How Many Strings Does a Guitar Have?
Most guitars consist of six strings. The modern guitar developed from earlier stringed instruments like the lute. By the 16th century, the ADGBE tuning (same as the top five strings of the modern guitar) was commonly used. Following constant experimentation and technological advancements, the body and design was modified to improve volume and tone. Around mid 1800s, the modern six-string classical guitar design was born with six strings and EADGBE tuning.
Why EADGBE? The short answer is that the standard tuning is the most practical and comfortable way for your hands to play both chords and melodies, a conclusion reached centuries ago.
A Balancing Act
The standard tuning system balances several factors:
Playing chords: How easy is it to play groups of notes?
Playing melodies: Can melody lines be played without stretching too much?
Use of open strings: How many keys and chords can use open strings?
String flexibility and tension: How well can you bend the strings and how much tension is on the guitar body?
If the guitar was tuned with larger intervals between each string, it would be difficult to play chords. Tuning it to smaller intervals would enable you to play melodies but not simple chords.
The Easiest Way to Begin Memorizing Guitar Notes and Strings with Acronyms
The six strings of a guitar can be thought of in descending or ascending order. The thickest string is called the 6th string. In standard guitar tuning, this is tuned to E and is often referred to as the "low E string," meaning the lowest note you can play. Then moving down the fretboard, the 5th string (the A string) is tuned to A, the 4th string (D string) is tuned to D, the 3rd string (G string) is tuned to G, the 2nd string (B string) is tuned to B and the 1st string (high E string) is tuned to E.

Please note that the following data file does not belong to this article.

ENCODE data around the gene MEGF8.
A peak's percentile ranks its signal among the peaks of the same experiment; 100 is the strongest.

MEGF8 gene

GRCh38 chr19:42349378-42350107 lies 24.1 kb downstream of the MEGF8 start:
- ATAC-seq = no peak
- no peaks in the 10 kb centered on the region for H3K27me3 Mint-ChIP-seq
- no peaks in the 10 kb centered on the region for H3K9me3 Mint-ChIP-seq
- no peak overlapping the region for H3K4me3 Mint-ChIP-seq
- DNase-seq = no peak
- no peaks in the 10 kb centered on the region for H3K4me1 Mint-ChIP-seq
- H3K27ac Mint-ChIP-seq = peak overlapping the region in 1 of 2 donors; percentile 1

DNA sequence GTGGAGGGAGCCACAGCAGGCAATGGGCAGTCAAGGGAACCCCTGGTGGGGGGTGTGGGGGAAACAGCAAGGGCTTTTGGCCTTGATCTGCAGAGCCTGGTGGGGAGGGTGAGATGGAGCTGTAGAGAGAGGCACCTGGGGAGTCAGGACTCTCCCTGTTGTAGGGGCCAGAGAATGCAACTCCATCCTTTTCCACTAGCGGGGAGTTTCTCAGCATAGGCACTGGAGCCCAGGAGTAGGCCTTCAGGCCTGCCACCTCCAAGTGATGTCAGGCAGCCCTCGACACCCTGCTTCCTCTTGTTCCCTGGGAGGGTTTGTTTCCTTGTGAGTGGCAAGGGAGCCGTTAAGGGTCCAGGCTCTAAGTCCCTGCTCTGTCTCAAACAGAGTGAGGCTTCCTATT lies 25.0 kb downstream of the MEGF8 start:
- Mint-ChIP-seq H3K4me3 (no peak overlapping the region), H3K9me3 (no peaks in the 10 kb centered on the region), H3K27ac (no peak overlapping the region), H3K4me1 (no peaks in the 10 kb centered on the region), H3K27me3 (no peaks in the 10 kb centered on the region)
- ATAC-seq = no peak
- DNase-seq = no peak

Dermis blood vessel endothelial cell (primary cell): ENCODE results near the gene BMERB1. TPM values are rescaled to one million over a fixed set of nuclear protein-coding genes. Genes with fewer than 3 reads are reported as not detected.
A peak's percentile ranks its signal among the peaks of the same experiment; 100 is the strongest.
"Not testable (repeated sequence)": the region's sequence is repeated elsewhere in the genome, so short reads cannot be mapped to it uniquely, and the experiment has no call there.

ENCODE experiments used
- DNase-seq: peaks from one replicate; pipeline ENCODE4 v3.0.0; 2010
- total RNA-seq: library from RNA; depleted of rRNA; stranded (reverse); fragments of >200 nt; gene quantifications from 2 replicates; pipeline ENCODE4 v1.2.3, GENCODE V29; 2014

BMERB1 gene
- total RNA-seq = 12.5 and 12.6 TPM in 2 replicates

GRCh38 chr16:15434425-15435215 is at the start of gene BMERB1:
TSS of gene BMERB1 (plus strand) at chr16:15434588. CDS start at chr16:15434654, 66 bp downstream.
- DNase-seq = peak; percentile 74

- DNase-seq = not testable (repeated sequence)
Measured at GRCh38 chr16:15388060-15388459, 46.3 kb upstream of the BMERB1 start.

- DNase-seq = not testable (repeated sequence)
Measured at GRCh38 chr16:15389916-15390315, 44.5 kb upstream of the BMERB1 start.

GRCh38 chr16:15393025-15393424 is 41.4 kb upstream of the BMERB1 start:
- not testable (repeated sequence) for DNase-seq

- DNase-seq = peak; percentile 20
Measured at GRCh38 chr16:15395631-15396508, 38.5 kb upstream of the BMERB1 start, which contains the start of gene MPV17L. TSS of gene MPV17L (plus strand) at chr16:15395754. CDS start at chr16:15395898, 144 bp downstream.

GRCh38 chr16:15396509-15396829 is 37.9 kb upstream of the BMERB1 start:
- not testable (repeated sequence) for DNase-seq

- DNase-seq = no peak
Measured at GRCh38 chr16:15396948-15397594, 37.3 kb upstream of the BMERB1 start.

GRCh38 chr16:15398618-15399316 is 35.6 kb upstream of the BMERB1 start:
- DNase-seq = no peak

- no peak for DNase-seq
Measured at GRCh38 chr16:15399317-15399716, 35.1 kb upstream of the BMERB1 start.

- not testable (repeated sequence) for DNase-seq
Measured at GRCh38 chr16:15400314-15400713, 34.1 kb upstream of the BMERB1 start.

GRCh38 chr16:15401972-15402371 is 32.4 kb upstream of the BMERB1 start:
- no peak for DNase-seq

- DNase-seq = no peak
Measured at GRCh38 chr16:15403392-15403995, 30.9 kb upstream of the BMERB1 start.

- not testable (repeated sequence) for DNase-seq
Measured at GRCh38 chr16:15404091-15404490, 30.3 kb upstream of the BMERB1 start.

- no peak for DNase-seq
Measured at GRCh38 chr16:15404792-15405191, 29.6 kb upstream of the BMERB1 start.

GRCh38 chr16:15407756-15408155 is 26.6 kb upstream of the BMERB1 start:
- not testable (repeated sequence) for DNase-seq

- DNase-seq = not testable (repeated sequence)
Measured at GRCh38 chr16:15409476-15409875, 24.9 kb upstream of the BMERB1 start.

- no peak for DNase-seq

One of the most frequently used tricks to remember string names is to create a memorable phrase where the first letter of each word stands for each of the guitar string names.
Starting with the thinnest, or 1st string, the order would be E-B-G-D-A-E. Here are a few sample phrases to get you started:
Easter Bunnies Get Dizzy At Easter
Every Boy Gets Dinner At Eight
Elvis’ Big Great Dane Ate Everything
Or, start with the thickest string, or 6th string, and moving to the 1st string. Here are a few sample phrases for E-A-D-G-B-E:
Eat All Day Get Big Easy
Every Amateur Does Get Better Eventually
Eddie Ate Dynamite Good Bye Eddie
To really make it stick, make up a phrase of your own. It doesn’t have to be great, it just needs to be memorable. The crazier or more unusual the better.
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Memorizing the Fretboard
The fretboard, otherwise known as the fingerboard is where you will shape these notes. It is a is a thin, long strip of material, usually wood, laminated to the front of the neck with the strings running over it between the nut and the bridge. Where you press down on the individual strings on the fingerboard changes the vibration of the string, which changes the pitch.
Learning where the strings are on the fretboard will help take your practice to the next level.
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